Winter wheat conditions were rated mostly fair to poor with 27% rated very poor. Winter wheat jointing reached 89% by Sunday, 4 points ahead of the previous year and 3 points behind the five year average.

Nebraska: For the week ending April 20, 2014, cold temperatures at the beginning of the week gave way to warmer conditions, according to USDA's NASS. Temperatures averaged 4 to 6 degrees below normal with soils beginning to warm by the weekend. Precipitation was light with less than three tenths of an inch recorded in most areas. Heavier amounts were received on Sunday in east central counties. Drought intensity continued to be severe across much of the western half of the state. The number of days suitable for fieldwork was 5.3. Topsoil moisture supplies rated 13% very short, 41% short, 45% adequate and 1% surplus. Subsoil moisture supplies rated 17% very short, 44% short, 39% adequate and
0% surplus.

Winter wheat condition rated 2% very poor, 10% poor, 29% fair, 52% good and 7% excellent.

 

Pro Farmer Crop Condition Index
SRW Wheat
04/20/14
04/13/14
04/21/13
Missouri *(8.97%)
30.31 30.04
29.52
Illinois (9.91%)
35.97 35.18
35.95
Ohio
(8.80%)
30.00 29.92
42.76
Arkansas (6.45%)
23.87 23.61
20.01
Indiana (5.34%)
19.33 19.23
20.17
North Carolina (9.48%)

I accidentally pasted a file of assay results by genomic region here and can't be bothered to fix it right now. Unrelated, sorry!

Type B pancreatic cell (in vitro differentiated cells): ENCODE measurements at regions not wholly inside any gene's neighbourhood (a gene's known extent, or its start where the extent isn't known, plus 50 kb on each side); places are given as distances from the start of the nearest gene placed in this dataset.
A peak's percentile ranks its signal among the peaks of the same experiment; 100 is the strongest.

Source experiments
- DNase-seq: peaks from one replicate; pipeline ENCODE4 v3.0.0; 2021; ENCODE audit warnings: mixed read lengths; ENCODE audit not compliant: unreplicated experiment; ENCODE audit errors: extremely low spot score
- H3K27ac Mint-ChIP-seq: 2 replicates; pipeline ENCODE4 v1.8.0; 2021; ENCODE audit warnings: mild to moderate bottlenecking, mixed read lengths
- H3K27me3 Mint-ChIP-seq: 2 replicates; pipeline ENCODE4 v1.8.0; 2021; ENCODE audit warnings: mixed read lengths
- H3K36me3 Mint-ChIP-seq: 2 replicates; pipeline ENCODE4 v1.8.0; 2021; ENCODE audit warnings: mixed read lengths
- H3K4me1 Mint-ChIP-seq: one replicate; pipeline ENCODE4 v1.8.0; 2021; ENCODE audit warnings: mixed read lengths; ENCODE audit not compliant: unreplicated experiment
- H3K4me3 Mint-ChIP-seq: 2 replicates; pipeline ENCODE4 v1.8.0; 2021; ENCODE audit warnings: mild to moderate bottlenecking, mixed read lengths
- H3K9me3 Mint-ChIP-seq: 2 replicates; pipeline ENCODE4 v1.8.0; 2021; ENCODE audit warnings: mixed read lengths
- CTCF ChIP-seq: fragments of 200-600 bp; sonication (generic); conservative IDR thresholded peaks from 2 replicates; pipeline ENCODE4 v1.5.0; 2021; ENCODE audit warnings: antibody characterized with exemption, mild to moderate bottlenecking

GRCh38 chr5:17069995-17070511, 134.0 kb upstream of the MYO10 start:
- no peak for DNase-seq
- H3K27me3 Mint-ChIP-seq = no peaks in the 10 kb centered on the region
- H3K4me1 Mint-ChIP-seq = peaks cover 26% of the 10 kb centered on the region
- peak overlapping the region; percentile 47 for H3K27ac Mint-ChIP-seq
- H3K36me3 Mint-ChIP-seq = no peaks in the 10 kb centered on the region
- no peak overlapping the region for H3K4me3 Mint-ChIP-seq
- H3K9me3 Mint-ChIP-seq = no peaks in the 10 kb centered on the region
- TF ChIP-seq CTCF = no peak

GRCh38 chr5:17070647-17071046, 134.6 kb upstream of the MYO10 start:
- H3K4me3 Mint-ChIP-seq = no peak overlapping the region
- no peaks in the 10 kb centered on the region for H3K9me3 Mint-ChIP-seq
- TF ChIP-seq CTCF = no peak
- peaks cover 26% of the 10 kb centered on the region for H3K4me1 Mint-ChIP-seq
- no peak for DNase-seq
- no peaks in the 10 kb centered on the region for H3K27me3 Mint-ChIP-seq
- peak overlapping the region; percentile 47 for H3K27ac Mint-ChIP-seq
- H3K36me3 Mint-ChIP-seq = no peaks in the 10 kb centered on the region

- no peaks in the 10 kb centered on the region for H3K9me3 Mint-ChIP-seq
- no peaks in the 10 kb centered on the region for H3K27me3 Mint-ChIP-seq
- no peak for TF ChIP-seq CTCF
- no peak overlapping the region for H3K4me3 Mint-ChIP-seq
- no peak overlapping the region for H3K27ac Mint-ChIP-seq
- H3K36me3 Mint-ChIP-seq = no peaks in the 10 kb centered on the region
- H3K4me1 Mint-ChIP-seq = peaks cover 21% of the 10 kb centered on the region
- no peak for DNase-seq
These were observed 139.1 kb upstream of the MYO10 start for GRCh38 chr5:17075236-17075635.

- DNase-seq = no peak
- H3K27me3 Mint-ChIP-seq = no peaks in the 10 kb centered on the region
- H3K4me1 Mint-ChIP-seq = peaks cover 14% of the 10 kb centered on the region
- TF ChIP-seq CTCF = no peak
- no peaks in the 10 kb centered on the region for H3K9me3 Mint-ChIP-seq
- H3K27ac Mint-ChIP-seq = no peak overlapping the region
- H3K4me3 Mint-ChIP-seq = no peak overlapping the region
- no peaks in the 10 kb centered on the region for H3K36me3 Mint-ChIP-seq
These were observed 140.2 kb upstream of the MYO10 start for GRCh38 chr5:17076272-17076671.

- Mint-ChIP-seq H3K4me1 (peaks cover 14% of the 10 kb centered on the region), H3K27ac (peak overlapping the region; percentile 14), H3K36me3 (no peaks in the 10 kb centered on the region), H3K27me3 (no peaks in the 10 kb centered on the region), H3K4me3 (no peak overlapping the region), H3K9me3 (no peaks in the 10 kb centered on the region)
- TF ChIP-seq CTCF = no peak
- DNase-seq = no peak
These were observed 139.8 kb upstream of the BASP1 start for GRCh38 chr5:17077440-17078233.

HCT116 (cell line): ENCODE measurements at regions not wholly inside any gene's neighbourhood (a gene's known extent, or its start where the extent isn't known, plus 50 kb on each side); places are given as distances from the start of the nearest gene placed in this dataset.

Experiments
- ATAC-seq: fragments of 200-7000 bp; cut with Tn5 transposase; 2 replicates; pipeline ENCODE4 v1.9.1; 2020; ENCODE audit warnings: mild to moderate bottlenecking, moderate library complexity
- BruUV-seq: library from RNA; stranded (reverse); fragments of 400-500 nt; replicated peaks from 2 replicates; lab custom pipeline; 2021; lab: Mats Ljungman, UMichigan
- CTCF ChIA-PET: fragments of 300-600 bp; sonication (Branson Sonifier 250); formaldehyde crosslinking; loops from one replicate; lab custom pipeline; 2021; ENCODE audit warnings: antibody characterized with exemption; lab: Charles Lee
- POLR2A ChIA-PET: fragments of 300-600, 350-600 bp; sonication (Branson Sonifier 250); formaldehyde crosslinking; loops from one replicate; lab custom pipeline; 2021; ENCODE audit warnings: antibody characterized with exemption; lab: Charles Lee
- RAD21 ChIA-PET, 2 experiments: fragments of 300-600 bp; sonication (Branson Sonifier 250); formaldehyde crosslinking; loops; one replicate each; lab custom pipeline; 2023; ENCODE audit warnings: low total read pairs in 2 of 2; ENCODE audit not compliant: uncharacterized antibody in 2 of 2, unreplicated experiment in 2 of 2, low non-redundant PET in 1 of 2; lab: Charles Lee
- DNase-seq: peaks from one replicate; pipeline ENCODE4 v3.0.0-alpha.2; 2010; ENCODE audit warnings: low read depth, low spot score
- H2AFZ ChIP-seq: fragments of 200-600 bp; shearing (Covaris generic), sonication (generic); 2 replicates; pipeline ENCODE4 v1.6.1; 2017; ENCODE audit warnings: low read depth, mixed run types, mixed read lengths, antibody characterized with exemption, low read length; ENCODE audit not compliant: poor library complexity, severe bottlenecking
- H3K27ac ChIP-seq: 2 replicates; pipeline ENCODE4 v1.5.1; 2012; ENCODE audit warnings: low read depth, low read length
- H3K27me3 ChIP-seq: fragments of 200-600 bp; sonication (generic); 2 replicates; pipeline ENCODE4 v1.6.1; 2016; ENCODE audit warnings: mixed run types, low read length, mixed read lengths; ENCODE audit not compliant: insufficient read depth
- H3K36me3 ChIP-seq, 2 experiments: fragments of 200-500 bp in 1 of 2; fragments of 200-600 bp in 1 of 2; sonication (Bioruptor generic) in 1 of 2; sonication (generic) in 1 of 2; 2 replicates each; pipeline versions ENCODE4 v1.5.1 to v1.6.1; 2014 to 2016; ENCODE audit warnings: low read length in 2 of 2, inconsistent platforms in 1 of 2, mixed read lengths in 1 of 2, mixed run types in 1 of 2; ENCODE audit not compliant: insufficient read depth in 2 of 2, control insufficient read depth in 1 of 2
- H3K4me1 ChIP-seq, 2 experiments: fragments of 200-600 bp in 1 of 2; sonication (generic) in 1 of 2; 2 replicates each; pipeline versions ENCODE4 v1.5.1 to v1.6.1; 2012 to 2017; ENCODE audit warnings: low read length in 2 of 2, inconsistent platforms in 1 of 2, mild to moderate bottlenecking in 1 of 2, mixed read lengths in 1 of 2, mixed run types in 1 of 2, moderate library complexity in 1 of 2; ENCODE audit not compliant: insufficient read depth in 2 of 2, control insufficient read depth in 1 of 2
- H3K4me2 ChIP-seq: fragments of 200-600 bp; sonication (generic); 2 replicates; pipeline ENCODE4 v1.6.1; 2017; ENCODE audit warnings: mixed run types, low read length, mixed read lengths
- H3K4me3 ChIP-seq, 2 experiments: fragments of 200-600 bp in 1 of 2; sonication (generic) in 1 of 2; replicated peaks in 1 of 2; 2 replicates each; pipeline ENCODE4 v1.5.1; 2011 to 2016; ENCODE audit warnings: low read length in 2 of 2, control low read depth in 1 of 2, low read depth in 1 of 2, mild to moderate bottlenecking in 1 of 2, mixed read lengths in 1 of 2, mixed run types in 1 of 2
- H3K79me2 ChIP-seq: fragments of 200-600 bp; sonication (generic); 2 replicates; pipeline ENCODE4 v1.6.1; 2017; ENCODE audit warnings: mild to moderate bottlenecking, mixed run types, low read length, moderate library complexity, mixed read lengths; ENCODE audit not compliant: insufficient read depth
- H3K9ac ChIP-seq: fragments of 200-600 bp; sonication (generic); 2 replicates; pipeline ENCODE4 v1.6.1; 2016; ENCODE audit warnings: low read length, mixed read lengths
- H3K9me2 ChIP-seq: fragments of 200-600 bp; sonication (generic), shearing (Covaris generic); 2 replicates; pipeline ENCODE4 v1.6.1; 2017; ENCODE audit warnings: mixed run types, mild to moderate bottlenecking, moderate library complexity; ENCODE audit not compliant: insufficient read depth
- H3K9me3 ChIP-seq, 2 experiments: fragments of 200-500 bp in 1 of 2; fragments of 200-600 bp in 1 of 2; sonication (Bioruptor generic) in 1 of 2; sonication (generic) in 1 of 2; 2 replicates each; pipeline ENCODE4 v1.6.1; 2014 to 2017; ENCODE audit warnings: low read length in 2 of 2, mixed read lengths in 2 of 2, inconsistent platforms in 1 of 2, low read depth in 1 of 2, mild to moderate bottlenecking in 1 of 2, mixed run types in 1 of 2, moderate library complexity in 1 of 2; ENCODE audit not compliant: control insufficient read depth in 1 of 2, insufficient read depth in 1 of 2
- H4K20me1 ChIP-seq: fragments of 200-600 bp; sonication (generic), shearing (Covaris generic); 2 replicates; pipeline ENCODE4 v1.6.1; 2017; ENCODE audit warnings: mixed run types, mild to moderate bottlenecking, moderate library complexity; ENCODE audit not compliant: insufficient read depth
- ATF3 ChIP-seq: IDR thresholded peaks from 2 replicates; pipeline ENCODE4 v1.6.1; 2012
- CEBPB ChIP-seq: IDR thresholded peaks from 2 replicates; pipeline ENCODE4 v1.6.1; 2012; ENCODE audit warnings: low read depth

34.97 34.49
34.03
Michigan (9.50%)
32.21 33.16
39.53
SRW total
353.60 351.83
372.89

* denotes percentage of national SRW crop production.

Following are details from NASS's state-by-state crop and weather reports:

Illinois: Producers were busy with anhydrous applications and tillage last week as fields continued to dry out and temperatures warmed up. Statewide temperatures averaged 47.3 degrees, 6.7 degrees below normal. Statewide precipitation averaged 0.64 inches, 0.32 inches below normal. Topsoil moisture was rated at 1% very short, 10% short, 78% adequate, and 11% surplus. Subsoil moisture was rated at 5% very short, 24% short, 65% adequate, and 6% surplus.

Winter wheat conditions were rated at 2% very poor, 7% poor, 31% fair, 46% good, and 14% excellent.

Ohio: There were 2 days suitable for fieldwork in Ohio during the week ending April 20, according to the USDA, NASS, Great Lakes Region. Cold temperatures and wet ground conditions continued to keep many producers out of their fields for most of the week. Nitrogen was applied to many wheat fields, and those where nitrogen was applied early are greening up quicker than the rest of the crop.

Michigan: According to the Great Lakes Regional office of NASS, fieldwork progresses slowly in some parts of the state with warmer weather. Heavy rains, hail, and winds in the Northern part of the state hindered fieldwork and may have resulted in fruit tree and building damage. Equipment preparation, manure and fertilizer spreading, and spraying were some field activities for the week. There were 2.4 days suitable for fieldwork.

Topsoil moisture is 1% short, 52% adequate, 47% surplus. Subsoil moisture 2% short, 56% adequate, 42% surplus. Precipitation for the week ending April 20 ranged between 1.21 inches and 1.46 inches in the Upper Peninsula and between 0.34 inch and 1.79 inches in the Lower Peninsula. Temperatures ranged from 29.2 degrees to 45 degrees, with a state average of 38 degrees Fahrenheit.

Winter wheat jointed is at 4%.